As people around the world are learning to live with a new phase of the COVID-19 pandemic, researchers from UConn’s College of Agriculture, Health and Natural Resources, in collaboration with Spanish institutions, have learned valuable lessons about the role social media played during pandemic lockdowns.
In a recently published study in the International Journal of Environmental Research and Public Health, Aviana Rosen a Ph.D. candidate in the Department of Allied Health Sciences, and Tania Huedo-Medina, associate professor of biostatistics, share their findings about social media usage in Spain during the first year of the COVID-19 pandemic.
They found social media use increased across all groups of Spanish adults as it served as a form of social support during a time when people were prohibited from seeing friends and family in-person, and from participating in their regular habits or hobbies for stress relief.
The researchers’ findings contrast many of the negative ways social media is typically used in the U.S., spreading misinformation and encouraging people to compare themselves to carefully selected and curated images of others, damaging their self-esteem and creating unrealistic expectations.
“How social media is used can have impactful effects on mental health,” Huedo-Medina says. “We really need to develop stronger strategies and policies for a healthy social media use, among other aspects to help us to positively interact with each other when we cannot do it in person”
The researchers initially set out to study people’s mental health during the lockdown in Spain in April 2020, including the aspect of social media use as an important element of everyday life. The qualitative portion of the study showed an interesting and recurring pattern in the interviews related to an increased use of social media.
This inspired the researchers to focus on looking at social media use during the COVID-19 lockdowns more closely.
“Even though none of our interview questions directly addressed or asked about social media use, participants brought it up over and over again, so we decided to analyze the interviews and see what effect social media was having on people,” Rosen says.
The researchers found, overall, in Spain, people were using apps like WhatsApp to stay connected with friends and family, and social media like YouTube and Instagram to learn new skills and keep active.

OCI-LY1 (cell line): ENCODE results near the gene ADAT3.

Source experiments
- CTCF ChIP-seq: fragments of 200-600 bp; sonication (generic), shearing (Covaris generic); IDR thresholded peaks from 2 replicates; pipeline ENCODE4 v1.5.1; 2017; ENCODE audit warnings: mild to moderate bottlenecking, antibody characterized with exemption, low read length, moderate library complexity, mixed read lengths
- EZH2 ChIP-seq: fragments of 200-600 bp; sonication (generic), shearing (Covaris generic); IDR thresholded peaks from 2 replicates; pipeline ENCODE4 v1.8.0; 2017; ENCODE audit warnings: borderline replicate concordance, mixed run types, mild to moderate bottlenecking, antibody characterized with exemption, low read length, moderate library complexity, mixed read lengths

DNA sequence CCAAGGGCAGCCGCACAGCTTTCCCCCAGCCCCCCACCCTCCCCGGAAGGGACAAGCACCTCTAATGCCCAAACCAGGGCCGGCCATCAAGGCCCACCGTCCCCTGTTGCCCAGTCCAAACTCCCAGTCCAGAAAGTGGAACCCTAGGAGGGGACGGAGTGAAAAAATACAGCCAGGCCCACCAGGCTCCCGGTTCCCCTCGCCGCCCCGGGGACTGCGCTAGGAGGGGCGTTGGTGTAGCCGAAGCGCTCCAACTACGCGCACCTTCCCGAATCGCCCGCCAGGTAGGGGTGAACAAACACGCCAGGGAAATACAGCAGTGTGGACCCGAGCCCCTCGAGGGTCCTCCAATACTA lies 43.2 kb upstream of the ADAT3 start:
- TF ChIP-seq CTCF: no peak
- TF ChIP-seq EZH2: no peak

“People were using this in Spain to bond with their family and friends all day long, starting from virtual breakfast on video calls with family, to learning and testing new recipes virtually with other family members for dinner,” Rosen says.
The researchers developed a questionnaire and re-surveyed a portion of the original sample in April 2021.
The researchers found social media use increased in every demographic. During the first wave in 2020, 70% of respondents reported their social media use increased. Twenty-five percent said it stayed the same as before the pandemic. During the second wave in 2021, 89% of respondents said their social media usage had increased or stayed the same from the first wave.
The most significant increases were in females and 18-24 year-olds, regardless of sex.
The researchers say they are interested in continuing this study to better understand this pattern and why certain groups have suffered greater mental health problems during the pandemic despite most gravitating toward social media.
Rosen says the increase among young people may be because many of these individuals had their lives disrupted in a way they never had before.
“I think that was a hard adjustment for a lot of them,” Rosen says. “That generation has not lived through anything like this.”
Women have also tended to suffer more during the pandemic as caring for dependents including children or elderly relatives, and household responsibilities often disproportionately fall to them.
“In a male-dominated society, women need to fight harder to gain the same benefits as men,” Huedo-Medina says. “The pandemic added another level of challenges to gender equality.”
The research team has received approval to continue the study for a third year. They are hopeful that their results could help pave the way for the development of interventions to help people use social media in a more positive way that facilitates social support and connectivity, and engagement in healthy behaviors.
“Social media doesn’t have to be something that’s harmful, it can be something really good,” Rosen says. “It can be a helpful tool for people of all ages.”
Rosen and Huedo-Medina’s collaborators on this study include researchers at the University of the Basque Country, the University of Murcia, and the University of Barcelona.
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